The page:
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|Latitude & Longitude (WGS84):||35° 52' 59'' North , 99° 19' 59'' West|
|Latitude & Longitude (decimal):||35.88333,-99.33333|
|Non-native locality type:||Meteorite|
|Meteorite Class:||L6 chondrite meteorite|
|Meteoritical Society Class:||L6|
|Metbull:||View entry in Meteoritical Bulletin Database|
|Köppen climate type:||Cfa : Humid subtropical climate|
Ordinary chondrite, (L6; S3; W0)
Fell, 25 November 1943; 51.5 kg
During the early evening (~ 7PM) a bright fireball was seen traveling for ~ 400 km over a northwestwardly path from north central Texas to south central Oklahoma where it broke apart near Leedey, Oklahoma. The meteorite fell during a period of wartime restrictions, but a dedicated search led mostly by the two renown meteorite hunters, Oscar Monnig and Harvey H. Nininger, resulted in the recovery of 24 separate stones over the next year. All of the stones were recovered along a narrow 17 km long strewnfield with the smallest piece (57 g) and largest piece (20.4 kg) found at the SE and NW ends, respectively, of the strewn field. As the pieces were recovered at different times and because of imperfect storage conditions a number of pieces are partially stained by iron oxides. However, they are not in the main terribly weathered.
The meteorite itself is classified as an L6 ordinary chondrites. Several analyses indicate bulk iron contents (~24.2 wt% Fe) plus olivine (Fa~25) and low Ca-pyroxene (Fs~21) compositions characteristic of the L chondrites. Texturally, the usually indistinct chondrules are intergrown within a recrystallized matrix. Mineralogically, the meteorite is dominated by olivine and pyroxene with minor albitic plagioclase grains[>50 µm], troilite, and Fe-Ni metal. Accessory chromite, phosphates and other minor silicates are also reported. Several indicators of significant shock (level S3) are present. Planar fractures and mosaicism in olivine, small shock pockets adjacent to metal, and metal grains containing finely dispersed troilite are most notable. Odd inclusions include a 6x8 mm composite metal-sulfide grain with pyrophanite and other phases.
The L (relatively low in total iron) chondrites are the largest group of ordinary chondrites and represent ~40% of the classified witnessed falls with the L6 petrologic type representing the great majority (~70 %) of the total L group). Leedey is the 18th largest of the 271 meteorite falls classified exactly as an L chondrite (as of May 2016). The largest portions of the Leedey meteorite were obtained by Walter Monnig and became part of the Monnig Collection at Texas Christian University. A 10.7 kg portion is held by the Center for Meteorite Studies at Arizona State University.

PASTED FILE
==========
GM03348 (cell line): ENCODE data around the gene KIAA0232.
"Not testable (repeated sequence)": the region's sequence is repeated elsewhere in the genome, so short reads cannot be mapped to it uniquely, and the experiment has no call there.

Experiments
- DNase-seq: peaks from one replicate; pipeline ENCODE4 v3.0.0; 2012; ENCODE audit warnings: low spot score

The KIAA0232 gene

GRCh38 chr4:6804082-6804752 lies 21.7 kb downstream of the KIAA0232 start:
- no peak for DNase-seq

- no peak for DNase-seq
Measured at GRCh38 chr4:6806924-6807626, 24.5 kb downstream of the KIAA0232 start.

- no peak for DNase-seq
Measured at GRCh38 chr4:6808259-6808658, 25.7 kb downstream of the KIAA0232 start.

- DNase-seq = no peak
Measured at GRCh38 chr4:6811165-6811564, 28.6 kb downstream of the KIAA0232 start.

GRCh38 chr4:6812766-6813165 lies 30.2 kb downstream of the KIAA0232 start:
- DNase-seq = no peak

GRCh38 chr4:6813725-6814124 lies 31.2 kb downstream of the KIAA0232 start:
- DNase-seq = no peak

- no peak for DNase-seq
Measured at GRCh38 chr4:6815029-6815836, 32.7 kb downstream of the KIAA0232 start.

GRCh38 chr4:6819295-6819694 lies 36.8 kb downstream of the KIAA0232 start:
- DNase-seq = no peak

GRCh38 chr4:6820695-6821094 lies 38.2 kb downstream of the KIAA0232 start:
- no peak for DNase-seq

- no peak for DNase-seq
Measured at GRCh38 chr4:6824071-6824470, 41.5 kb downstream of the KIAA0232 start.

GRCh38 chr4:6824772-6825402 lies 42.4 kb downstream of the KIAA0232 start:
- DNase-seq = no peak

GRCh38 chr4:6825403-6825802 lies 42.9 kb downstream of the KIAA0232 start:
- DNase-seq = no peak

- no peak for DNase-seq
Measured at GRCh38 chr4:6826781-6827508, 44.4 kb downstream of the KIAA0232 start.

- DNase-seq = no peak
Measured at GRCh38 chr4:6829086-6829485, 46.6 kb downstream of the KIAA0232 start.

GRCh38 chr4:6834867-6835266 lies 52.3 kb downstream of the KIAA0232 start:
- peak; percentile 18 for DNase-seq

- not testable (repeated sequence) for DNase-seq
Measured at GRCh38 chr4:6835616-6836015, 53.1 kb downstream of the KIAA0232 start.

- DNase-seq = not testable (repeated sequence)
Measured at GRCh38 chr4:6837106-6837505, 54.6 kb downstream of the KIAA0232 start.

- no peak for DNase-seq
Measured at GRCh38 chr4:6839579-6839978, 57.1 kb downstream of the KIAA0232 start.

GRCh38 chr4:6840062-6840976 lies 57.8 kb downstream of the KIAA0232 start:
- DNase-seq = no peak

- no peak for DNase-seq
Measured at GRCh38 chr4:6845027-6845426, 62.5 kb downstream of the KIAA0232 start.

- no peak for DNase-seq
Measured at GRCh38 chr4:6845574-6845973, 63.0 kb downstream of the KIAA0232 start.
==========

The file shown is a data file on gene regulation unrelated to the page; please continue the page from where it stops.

11 valid minerals.
Meteorite/Rock Types Recorded
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Select Rock List TypeAlphabetical List Tree Diagram
Entries shown in red are rocks recorded for this region.
This page contains all mineral locality references listed on mindat.org. This does not claim to be a complete list. If you know of more minerals from this site, please register so you can add to our database. This locality information is for reference purposes only. You should never attempt to visit any sites listed in mindat.org without first ensuring that you have the permission of the land and/or mineral rights holders for access and that you are aware of all safety precautions necessary.
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Mason, B. (1963) Olivine Composition in Chondrites: Geochimica et Cosmochimica Acta 27(9): 1011-1023. (Sept 1963).
van Schmus, W.R. & Koffman, D.M. (1967) Equilibration Temperatures of Iron and Magnesium in Chondritic Meteorites: Science, New Series 155 (3765): 1009-1011. (Feb 1967).
Van Schmus, W.R. & Ribbe, P.H. (1968) The composition and structural state of feldspar from chondritic meteorites: Geochimica et Cosmochimica Acta 32(12): 1327-1342. (Dec 1968).
Crozaz G., Pellas, P., Bourot-Denise, M., de Chazal, S.M., Fieni, C., Lundberg, L.L. & Zinner, E. (1989) Plutonium, uranium and rare earths in the phosphates of ordinary chondrites—the quest for a chronometer: Earth and Planetary Science Letters 93: 157-169.
Rubin, A. (1990) Olivine & Kamacite in Ordinary Chondrites: Intergroup and Intragroup relationships. Geochimica et Cosmochimica Acta 54: 1217-1230.
Rubin, A.E. (1994) Metallic copper in ordinary chondrites. Meteoritics 29 (1): 93-98. (Jan 1994).
McCoy, T.J., Ehlmann, A.J. & Moore, C. B. (1997) The Leedey, Oklahoma, Chondrite: Fall, petrology, chemistry and an unusual Fe,Ni-FeS inclusion: Meteoritics32: 19-24. (Jan 1997).
Brearley, A.J. & Jones, R.H. (1998) Chondritic Meteorites. In: Planetary Materials (Papike, JJ - Ed.), Chapter 3: 1-398: Mineralogical Society of America, Washington, DC, USA.
Grady, M.M. (2000). Catalogue of Meteorites (5/e). Cambridge University Press: Cambridge; New York; Oakleigh; Madrid; Cape Town. 689 pages.
Grady, M.M., Pratesi, G. & Moggi-Cecchi, V. (2015) Atlas of Meteorites. Cambridge University Press: Cambridge, United Kingdom. 373 pages.